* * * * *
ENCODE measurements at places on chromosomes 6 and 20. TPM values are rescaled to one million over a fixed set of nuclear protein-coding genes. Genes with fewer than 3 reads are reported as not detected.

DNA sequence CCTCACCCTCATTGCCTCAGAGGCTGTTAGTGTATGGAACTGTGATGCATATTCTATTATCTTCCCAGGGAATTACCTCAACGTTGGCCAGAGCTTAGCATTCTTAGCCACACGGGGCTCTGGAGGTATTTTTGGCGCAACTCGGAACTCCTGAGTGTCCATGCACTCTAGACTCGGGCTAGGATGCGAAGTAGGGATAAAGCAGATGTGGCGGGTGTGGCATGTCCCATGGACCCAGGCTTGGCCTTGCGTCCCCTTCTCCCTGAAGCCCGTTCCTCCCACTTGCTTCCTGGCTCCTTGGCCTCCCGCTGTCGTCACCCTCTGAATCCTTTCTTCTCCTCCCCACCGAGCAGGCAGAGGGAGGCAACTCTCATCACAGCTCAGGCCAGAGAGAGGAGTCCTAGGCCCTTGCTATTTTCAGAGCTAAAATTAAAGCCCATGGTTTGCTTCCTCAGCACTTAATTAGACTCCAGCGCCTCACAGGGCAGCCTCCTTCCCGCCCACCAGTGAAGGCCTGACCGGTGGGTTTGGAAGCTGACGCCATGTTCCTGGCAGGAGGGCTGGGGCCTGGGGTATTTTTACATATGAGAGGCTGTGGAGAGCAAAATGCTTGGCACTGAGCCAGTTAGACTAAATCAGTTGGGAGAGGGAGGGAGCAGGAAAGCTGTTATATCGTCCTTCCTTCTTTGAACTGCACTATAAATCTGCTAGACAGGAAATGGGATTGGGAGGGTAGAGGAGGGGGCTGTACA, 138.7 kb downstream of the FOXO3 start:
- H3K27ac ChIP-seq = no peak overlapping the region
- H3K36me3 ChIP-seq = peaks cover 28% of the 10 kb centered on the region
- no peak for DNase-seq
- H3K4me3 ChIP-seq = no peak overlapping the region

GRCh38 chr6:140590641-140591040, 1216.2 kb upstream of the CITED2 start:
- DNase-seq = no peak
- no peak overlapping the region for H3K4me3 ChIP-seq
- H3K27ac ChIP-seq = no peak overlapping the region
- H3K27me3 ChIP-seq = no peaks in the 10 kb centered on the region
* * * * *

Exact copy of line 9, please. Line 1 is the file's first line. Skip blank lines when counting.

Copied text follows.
- no peak overlapping the region for H3K4me3 ChIP-seq